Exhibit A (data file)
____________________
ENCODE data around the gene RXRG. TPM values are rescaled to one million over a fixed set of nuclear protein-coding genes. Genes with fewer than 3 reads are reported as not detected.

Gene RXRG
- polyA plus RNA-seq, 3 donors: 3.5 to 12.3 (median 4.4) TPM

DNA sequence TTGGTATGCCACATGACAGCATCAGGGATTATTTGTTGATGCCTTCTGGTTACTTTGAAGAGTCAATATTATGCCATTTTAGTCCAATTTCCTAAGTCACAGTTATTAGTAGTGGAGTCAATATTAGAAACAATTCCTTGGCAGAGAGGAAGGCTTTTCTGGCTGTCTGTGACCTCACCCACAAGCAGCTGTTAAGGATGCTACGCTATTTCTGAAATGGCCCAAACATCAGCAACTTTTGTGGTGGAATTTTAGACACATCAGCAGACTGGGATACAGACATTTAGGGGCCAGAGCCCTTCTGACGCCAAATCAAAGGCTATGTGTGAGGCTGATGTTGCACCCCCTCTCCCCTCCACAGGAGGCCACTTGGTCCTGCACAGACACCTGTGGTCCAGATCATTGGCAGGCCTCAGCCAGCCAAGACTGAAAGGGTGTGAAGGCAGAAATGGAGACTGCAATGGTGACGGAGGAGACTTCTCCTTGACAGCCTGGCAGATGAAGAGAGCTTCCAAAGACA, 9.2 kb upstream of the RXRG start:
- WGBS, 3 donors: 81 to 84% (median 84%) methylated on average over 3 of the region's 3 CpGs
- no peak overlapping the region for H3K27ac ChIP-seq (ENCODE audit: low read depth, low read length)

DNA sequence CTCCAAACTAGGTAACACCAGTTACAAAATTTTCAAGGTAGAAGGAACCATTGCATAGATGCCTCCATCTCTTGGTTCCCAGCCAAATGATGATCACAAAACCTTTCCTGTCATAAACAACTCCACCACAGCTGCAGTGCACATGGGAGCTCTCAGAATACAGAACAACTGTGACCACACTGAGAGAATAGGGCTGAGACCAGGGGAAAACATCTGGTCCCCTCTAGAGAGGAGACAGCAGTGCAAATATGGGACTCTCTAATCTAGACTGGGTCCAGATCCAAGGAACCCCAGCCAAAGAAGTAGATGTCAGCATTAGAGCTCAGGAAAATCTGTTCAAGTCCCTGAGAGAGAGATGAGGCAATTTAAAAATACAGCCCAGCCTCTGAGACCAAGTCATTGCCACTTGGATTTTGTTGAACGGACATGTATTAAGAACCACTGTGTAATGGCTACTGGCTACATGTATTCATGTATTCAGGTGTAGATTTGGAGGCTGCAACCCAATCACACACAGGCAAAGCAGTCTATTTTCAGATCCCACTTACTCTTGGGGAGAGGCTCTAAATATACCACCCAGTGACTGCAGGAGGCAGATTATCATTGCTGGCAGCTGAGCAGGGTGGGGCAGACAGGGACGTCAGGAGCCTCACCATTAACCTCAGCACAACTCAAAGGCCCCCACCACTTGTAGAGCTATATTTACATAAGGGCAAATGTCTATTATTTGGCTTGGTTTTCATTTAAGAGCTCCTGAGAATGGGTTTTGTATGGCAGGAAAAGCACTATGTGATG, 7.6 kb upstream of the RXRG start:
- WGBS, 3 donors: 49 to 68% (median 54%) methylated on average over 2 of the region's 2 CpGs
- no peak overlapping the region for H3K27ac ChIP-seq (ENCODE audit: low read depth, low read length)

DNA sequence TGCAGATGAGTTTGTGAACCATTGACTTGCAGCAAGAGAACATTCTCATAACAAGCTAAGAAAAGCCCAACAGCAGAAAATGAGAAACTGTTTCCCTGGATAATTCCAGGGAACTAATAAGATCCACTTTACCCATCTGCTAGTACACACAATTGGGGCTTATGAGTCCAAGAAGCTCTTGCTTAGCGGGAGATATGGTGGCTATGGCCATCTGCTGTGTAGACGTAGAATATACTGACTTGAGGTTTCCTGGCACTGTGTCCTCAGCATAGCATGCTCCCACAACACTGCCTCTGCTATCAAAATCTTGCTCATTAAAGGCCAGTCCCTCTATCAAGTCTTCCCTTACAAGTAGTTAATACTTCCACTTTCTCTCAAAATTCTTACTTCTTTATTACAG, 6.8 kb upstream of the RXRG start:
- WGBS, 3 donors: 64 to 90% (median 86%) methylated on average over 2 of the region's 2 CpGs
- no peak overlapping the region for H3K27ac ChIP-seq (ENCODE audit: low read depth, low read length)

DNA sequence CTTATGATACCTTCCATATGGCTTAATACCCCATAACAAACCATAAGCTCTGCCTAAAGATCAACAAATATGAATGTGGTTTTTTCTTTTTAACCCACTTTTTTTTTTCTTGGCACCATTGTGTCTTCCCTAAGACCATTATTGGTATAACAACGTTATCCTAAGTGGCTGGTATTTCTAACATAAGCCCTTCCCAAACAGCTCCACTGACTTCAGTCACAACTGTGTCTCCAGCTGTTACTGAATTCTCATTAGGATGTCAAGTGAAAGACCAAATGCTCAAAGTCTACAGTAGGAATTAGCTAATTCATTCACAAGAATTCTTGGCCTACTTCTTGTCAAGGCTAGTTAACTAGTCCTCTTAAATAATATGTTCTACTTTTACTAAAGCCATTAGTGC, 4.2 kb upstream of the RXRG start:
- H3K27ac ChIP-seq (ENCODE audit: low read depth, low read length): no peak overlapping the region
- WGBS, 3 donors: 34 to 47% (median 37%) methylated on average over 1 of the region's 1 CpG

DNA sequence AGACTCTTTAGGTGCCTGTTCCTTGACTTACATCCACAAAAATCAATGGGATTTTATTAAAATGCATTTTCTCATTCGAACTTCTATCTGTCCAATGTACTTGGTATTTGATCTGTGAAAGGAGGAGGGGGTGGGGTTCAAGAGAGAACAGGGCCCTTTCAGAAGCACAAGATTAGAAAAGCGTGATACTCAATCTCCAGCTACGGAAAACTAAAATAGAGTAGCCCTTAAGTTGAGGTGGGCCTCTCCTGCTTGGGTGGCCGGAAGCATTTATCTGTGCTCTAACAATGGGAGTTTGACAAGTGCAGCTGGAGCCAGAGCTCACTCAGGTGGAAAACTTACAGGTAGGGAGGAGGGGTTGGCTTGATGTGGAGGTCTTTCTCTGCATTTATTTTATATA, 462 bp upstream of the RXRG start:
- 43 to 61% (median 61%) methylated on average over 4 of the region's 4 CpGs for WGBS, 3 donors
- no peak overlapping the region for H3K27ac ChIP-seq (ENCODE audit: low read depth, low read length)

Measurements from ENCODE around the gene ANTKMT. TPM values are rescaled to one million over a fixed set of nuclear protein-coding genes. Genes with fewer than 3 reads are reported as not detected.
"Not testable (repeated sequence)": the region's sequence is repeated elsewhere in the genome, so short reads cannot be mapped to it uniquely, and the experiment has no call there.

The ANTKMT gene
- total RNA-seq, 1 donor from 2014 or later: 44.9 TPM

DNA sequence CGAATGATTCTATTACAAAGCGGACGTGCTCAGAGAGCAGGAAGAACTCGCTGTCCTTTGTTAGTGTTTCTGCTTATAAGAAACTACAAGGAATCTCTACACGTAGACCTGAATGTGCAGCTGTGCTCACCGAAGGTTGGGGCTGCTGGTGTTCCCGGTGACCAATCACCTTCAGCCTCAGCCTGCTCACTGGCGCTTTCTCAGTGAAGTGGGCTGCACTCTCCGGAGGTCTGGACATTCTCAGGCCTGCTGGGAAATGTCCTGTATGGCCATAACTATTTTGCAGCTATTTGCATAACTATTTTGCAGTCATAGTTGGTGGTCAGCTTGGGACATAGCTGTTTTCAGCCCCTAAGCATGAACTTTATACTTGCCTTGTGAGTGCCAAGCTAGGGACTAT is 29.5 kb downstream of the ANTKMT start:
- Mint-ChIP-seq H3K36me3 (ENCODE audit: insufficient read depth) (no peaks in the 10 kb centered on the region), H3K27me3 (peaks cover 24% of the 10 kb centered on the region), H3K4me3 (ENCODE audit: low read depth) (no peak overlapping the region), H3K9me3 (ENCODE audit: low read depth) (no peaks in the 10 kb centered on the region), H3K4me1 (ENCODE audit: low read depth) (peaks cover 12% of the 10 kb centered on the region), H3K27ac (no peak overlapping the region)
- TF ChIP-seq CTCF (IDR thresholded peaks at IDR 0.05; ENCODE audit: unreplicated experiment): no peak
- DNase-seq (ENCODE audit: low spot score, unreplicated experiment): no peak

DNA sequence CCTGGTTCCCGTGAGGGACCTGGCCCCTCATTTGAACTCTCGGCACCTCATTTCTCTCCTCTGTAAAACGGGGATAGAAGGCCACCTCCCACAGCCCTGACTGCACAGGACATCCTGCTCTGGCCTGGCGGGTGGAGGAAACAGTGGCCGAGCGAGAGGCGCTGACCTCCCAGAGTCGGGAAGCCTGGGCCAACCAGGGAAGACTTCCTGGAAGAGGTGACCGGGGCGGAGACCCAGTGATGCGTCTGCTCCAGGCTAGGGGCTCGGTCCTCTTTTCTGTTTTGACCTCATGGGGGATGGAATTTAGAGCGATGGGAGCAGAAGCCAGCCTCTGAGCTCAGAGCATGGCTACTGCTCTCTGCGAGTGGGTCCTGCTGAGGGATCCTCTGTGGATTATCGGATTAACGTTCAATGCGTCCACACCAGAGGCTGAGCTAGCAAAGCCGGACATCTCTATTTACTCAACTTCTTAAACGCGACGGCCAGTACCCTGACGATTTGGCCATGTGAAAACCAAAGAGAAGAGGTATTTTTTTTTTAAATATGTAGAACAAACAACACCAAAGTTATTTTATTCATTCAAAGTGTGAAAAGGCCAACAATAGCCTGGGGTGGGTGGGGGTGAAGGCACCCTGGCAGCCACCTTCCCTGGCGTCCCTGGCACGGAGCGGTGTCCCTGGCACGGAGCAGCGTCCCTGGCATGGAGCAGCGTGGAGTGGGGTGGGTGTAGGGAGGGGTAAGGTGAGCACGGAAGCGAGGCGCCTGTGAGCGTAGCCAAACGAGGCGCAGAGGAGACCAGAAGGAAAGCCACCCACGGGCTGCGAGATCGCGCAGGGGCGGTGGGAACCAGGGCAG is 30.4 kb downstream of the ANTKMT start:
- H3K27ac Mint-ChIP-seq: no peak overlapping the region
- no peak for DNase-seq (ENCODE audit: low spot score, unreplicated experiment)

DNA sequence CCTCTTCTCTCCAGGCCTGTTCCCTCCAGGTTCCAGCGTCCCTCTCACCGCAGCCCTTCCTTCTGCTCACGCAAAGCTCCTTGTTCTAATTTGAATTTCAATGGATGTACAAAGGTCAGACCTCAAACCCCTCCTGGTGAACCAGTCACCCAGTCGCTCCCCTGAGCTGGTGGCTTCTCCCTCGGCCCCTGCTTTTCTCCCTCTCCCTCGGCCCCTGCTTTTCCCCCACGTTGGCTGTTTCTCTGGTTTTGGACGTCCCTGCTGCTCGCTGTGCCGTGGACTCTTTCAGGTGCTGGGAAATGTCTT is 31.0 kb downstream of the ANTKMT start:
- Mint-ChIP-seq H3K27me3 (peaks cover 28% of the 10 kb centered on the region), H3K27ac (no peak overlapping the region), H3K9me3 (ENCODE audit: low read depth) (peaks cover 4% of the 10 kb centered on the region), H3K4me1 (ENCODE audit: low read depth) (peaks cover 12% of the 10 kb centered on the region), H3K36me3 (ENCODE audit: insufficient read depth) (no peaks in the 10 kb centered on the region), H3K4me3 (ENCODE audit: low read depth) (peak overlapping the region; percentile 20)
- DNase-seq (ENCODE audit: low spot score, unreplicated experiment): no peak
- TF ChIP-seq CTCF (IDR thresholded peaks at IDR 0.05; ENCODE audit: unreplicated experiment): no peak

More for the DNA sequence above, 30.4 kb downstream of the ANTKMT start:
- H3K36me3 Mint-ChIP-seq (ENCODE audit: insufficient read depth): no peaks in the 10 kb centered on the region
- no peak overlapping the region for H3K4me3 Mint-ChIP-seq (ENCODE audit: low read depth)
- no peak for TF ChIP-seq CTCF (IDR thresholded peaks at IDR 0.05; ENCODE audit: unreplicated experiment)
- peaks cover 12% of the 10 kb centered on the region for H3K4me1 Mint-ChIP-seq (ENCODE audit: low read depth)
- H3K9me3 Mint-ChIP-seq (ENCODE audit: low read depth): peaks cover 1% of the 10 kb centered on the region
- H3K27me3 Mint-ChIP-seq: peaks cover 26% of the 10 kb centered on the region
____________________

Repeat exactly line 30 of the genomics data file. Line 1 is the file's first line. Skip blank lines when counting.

DNA sequence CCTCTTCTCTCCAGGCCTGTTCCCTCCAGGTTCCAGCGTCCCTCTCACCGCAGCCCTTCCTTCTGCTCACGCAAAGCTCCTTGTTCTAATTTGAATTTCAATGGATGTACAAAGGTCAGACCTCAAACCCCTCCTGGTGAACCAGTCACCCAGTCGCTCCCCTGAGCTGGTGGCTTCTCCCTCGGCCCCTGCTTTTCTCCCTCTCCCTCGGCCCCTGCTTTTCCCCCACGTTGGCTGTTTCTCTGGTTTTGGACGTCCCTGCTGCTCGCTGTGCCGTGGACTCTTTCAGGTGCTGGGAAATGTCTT is 31.0 kb downstream of the ANTKMT start: